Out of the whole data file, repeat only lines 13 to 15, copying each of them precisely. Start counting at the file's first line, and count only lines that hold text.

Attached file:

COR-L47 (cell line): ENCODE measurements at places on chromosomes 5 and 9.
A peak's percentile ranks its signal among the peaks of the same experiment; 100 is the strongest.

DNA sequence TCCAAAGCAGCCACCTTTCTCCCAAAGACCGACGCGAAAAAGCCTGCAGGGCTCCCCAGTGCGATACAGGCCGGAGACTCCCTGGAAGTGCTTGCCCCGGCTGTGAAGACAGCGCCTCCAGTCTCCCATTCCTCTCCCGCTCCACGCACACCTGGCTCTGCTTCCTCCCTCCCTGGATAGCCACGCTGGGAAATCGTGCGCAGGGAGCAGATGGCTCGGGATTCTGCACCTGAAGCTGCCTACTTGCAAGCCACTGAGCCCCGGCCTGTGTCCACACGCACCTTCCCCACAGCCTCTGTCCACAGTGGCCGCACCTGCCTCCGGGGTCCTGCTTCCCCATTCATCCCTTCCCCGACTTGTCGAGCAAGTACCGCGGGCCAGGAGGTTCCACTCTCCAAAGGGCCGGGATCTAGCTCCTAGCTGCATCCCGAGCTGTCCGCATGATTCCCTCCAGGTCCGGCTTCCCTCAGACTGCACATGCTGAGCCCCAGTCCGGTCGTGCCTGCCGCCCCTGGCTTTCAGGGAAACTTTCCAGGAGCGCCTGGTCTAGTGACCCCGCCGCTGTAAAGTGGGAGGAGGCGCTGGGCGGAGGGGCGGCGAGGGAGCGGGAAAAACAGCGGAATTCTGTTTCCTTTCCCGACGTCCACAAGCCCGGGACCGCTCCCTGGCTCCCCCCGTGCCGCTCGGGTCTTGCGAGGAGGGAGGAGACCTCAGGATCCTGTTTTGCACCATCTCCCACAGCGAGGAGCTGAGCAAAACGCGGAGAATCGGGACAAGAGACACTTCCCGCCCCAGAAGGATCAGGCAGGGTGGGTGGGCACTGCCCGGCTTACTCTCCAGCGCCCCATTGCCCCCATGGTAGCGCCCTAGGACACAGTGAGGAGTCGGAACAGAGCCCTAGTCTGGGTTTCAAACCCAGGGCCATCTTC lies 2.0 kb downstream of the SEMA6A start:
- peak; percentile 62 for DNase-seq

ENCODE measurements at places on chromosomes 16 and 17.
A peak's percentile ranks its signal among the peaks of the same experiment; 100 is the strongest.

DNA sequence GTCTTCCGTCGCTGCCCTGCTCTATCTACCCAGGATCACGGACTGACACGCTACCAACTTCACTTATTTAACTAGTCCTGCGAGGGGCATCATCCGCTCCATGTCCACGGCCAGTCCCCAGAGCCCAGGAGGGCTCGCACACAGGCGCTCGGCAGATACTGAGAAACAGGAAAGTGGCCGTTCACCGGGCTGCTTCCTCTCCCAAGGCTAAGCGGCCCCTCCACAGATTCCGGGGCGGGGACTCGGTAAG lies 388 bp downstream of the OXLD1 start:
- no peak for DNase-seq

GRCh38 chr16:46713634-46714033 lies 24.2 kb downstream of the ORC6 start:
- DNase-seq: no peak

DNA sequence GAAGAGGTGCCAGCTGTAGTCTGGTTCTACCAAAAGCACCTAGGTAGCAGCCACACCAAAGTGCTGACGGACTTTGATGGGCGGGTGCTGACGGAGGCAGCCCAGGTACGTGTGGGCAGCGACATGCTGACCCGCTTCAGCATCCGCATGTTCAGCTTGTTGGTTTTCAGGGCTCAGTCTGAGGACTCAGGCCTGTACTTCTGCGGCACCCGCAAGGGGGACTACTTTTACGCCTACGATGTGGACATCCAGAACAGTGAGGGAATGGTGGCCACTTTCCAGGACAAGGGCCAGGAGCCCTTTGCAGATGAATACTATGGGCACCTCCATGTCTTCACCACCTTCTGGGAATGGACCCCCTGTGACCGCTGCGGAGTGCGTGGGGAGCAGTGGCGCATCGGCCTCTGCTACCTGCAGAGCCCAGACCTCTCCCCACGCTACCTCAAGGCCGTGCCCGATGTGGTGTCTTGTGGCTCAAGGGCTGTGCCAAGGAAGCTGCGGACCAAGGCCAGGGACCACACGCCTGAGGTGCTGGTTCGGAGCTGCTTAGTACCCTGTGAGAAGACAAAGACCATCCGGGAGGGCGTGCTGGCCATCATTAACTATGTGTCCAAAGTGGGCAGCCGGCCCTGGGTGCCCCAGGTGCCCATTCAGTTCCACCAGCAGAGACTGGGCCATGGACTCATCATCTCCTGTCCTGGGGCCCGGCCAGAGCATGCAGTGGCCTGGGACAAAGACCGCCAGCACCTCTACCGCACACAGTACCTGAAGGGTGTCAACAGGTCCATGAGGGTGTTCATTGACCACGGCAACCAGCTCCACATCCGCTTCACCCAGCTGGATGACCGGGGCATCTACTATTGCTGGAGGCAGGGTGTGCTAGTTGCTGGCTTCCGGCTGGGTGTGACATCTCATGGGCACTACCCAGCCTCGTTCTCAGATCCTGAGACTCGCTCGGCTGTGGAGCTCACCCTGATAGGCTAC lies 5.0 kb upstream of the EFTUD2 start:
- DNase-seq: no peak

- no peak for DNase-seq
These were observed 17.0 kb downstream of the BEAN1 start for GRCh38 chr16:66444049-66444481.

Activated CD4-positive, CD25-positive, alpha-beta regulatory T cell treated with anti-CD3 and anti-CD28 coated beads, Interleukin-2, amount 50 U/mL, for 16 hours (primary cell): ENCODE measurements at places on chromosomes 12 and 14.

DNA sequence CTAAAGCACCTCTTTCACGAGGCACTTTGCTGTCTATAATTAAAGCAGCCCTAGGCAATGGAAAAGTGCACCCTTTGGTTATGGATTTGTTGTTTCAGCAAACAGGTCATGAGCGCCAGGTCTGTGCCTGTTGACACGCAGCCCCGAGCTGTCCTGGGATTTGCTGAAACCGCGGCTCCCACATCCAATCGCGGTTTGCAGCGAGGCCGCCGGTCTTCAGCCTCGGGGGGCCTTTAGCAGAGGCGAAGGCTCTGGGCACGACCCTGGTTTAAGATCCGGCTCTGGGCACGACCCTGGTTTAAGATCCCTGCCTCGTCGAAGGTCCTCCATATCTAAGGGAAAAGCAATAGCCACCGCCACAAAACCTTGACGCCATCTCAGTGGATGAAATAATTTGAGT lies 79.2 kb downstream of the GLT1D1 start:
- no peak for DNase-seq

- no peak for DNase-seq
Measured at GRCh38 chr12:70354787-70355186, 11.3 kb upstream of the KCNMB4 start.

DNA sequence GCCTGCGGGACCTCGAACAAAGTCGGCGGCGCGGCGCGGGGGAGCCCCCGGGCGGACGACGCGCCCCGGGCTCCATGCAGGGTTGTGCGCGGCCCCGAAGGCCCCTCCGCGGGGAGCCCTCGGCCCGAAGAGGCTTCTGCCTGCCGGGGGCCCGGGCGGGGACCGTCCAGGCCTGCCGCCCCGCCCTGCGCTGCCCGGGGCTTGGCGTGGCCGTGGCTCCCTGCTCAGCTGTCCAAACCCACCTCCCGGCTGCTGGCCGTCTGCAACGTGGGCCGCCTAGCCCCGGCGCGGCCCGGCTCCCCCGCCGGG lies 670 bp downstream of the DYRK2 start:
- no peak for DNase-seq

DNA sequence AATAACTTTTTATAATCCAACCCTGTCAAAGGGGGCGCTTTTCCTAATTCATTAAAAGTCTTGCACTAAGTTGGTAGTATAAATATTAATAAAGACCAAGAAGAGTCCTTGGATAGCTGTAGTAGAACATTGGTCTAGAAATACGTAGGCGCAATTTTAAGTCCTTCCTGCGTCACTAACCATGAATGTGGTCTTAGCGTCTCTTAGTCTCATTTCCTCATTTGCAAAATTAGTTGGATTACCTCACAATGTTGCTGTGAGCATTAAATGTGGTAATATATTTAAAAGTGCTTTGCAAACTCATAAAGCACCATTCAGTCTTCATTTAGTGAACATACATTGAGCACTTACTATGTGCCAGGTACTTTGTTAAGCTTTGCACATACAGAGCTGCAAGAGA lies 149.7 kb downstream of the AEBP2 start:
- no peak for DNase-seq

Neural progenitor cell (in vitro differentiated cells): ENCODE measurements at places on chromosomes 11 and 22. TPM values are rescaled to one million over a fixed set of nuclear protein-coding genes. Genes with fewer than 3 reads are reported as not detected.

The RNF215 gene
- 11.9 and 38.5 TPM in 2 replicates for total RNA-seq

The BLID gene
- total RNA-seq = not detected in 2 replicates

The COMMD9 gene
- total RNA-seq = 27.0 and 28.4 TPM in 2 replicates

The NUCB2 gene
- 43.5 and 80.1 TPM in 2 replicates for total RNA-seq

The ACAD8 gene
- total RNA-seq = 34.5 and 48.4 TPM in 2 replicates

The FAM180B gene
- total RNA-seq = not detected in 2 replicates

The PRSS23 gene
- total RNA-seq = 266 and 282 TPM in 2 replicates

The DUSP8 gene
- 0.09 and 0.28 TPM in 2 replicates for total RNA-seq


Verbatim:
- no peak for DNase-seq
These were observed 17.0 kb downstream of the BEAN1 start for GRCh38 chr16:66444049-66444481.

Activated CD4-positive, CD25-positive, alpha-beta regulatory T cell treated with anti-CD3 and anti-CD28 coated beads, Interleukin-2, amount 50 U/mL, for 16 hours (primary cell): ENCODE measurements at places on chromosomes 12 and 14.